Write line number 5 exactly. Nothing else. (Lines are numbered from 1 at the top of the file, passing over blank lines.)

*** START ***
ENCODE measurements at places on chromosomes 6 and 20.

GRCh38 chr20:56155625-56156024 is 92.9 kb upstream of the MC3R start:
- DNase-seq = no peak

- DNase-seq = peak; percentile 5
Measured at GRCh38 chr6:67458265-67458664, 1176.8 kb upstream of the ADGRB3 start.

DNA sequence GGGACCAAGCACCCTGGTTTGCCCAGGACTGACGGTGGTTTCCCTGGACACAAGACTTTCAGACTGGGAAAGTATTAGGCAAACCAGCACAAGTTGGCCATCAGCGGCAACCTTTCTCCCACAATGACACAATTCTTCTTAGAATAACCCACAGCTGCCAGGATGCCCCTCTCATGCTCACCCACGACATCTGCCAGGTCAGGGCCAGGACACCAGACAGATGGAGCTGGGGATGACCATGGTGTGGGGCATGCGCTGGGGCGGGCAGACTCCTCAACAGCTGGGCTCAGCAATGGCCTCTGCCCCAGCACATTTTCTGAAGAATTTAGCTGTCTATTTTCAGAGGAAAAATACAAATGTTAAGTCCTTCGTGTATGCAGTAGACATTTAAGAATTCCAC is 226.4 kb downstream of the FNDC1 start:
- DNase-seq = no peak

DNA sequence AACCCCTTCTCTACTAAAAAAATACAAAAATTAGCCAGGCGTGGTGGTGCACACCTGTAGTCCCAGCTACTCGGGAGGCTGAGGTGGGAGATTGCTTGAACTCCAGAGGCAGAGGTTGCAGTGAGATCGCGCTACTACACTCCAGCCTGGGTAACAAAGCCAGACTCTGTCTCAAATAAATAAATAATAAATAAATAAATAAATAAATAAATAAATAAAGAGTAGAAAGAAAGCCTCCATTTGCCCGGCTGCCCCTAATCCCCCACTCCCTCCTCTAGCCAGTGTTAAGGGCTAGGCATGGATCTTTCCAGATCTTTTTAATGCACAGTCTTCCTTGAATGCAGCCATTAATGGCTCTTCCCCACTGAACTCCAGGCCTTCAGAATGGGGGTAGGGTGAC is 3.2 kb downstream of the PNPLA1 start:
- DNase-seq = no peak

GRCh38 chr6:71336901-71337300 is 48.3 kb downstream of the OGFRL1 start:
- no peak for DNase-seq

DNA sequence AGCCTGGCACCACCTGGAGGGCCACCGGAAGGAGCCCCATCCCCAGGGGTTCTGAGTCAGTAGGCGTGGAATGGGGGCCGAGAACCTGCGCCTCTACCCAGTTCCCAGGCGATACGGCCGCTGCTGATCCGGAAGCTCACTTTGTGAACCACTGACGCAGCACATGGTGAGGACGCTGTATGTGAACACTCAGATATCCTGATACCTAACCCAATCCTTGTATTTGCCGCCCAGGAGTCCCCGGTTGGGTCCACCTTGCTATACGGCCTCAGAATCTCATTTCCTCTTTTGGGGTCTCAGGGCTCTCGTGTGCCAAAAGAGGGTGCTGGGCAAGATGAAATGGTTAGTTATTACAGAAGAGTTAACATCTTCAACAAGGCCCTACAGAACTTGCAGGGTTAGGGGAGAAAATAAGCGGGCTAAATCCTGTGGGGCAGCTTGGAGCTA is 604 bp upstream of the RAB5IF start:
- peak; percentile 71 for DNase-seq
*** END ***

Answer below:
Measured at GRCh38 chr6:67458265-67458664, 1176.8 kb upstream of the ADGRB3 start.